David Ross took on so many jobs and projects in “retirement” that the Cubs didn’t really have a chance to get him as their new bench coach. Plus, Brandon Hyde has already done the job and is widely respected throughout the organization for his straight-shooting style.
That locked another piece of Joe Maddon’s staff into place for 2018, when Hyde will shift back into the dugout from the first base coach’s box and Ross will continue to be a special assistant in Theo Epstein’s baseball operations department.
“I think he’s going to get more involved in that role every year,” general manager Jed Hoyer said Thursday on NBC Sports Chicago’s Cubs Talk Podcast. “With David, he probably wanted a more relaxing first year away from baseball, and to get a chance to spend more time with his family. That just didn’t happen, because he became too popular.
“It’s his own fault, right? ‘Dancing with the Stars’ took a lot of his time – and TV stuff – so I think he’s still very much in that transition period.”
Hyde, a farm director during the early stages of the Wrigley Field rebuild, has been a bench coach for the Florida Marlins (2010-11) and during Rick Renteria’s one-and-done season (2014) before Maddon became a prized free agent.
“Grandpa Rossy” is only 40 and just a year removed from his farewell tour with the World Series champs, which made him an in-demand personality for ESPN and as the author of a memoir that’s in movie development.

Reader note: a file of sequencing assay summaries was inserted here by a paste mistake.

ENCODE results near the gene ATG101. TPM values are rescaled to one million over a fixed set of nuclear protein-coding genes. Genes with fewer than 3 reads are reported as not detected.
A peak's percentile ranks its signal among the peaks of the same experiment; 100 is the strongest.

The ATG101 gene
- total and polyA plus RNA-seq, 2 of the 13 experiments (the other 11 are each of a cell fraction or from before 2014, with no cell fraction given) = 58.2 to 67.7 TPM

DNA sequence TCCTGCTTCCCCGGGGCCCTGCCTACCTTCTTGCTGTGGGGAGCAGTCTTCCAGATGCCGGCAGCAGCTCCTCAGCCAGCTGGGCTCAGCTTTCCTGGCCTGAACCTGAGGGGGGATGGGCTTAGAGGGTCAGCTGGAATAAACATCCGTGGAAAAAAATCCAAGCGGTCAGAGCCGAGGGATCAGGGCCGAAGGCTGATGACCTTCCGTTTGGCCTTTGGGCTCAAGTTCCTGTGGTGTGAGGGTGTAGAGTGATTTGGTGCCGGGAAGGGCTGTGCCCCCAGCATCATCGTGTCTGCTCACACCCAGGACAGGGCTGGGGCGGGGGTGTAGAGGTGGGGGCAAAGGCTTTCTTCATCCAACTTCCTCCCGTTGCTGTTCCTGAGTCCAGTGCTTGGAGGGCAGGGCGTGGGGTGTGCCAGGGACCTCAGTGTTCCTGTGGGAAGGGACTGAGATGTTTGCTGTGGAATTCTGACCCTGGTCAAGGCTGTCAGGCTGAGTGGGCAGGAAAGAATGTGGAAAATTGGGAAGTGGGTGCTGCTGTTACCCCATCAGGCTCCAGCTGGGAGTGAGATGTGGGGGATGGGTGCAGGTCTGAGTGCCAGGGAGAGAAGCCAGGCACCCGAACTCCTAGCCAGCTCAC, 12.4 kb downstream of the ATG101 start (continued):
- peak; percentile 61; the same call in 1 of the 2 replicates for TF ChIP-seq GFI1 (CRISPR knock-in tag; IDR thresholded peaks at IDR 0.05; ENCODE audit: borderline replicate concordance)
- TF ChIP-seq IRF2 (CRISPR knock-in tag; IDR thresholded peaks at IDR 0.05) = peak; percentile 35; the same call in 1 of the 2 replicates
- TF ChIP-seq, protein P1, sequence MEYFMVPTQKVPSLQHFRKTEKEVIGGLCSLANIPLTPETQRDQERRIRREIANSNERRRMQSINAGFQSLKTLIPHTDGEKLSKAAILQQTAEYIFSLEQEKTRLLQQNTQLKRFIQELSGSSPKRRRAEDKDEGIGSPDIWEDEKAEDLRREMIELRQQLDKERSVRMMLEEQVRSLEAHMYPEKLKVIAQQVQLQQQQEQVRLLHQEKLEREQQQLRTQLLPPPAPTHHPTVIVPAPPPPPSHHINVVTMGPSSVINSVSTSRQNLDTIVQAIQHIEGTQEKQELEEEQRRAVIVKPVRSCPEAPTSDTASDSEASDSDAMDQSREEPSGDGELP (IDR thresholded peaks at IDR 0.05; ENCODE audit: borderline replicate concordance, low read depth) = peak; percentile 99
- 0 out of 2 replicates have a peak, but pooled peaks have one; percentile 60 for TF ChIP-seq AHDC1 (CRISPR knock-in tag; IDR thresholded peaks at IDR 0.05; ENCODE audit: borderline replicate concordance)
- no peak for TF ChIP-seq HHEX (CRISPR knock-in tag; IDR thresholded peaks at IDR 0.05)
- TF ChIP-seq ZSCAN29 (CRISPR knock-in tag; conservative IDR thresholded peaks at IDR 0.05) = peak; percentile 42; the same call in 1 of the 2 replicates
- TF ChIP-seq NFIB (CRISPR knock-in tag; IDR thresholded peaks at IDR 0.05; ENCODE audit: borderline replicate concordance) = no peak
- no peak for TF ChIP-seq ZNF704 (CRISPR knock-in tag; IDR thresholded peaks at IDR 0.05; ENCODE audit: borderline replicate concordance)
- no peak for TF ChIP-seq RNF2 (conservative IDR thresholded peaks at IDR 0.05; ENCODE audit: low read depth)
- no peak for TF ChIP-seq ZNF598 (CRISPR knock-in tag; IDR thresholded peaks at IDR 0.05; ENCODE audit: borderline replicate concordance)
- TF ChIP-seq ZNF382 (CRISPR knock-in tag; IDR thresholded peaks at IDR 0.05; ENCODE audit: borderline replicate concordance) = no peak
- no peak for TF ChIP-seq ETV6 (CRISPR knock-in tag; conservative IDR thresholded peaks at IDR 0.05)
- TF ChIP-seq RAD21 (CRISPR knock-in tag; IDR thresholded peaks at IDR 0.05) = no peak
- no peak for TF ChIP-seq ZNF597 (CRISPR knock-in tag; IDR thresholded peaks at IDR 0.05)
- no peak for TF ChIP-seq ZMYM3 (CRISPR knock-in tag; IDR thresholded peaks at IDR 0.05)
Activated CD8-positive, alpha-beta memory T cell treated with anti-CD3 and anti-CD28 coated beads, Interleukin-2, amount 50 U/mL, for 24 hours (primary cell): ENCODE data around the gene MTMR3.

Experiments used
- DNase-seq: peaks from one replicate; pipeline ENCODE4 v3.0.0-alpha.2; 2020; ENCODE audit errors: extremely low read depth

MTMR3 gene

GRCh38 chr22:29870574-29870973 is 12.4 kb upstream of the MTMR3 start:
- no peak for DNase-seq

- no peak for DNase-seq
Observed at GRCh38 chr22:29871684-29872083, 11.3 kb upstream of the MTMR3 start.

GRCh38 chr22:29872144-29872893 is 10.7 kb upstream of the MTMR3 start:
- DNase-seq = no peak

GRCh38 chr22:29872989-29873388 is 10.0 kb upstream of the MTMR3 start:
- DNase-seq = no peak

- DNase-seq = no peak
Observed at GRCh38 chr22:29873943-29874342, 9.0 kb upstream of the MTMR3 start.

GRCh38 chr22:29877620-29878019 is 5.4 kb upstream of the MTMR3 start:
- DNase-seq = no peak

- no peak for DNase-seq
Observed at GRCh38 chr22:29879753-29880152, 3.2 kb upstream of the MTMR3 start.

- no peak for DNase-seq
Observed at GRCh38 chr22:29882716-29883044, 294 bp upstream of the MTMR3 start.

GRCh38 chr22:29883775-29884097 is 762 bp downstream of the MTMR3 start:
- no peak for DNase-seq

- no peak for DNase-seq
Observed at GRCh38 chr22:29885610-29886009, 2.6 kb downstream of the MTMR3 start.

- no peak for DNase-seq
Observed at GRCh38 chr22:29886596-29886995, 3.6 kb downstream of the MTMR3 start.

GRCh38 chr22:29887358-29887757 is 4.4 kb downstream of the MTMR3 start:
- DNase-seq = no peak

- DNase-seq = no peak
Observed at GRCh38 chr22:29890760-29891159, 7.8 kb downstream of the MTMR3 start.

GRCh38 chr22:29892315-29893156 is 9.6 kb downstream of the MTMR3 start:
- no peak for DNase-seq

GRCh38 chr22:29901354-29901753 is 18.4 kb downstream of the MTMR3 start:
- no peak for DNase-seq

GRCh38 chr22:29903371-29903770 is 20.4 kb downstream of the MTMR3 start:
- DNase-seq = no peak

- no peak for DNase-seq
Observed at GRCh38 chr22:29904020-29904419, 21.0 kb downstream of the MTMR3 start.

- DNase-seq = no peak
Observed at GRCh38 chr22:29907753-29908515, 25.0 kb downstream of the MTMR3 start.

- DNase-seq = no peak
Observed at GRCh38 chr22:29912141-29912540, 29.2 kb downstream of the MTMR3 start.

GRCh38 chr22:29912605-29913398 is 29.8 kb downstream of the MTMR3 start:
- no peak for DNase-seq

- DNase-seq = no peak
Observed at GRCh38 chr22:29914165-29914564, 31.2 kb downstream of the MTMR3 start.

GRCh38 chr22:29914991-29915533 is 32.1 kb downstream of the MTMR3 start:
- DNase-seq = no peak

As someone with 15 years of experience as a big-league player, the catching background that allowed him to see the game from many angles and a comfort level in front of the cameras and around reporters, Ross has many of the qualities the Houston Astros and Los Angeles Dodgers saw in World Series managers A.J. Hinch and Dave Roberts.
Ross and Hoyer caught up during the World Series in Houston. While Ross worked the event as a broadcaster, Hoyer showed up to represent the organization as Anthony Rizzo received the Roberto Clemente Award.
“He’ll jump in with two feet here soon,” Hoyer said. “I saw him at the World Series, and that’s kind of how he described it. But I think right now – given his desire to spend time with his family and have a little bit of a break after playing – that’s kind of where he is mentally.
“I respect that. When you play that long and travel that much, at some point, you want to take a rest from that.”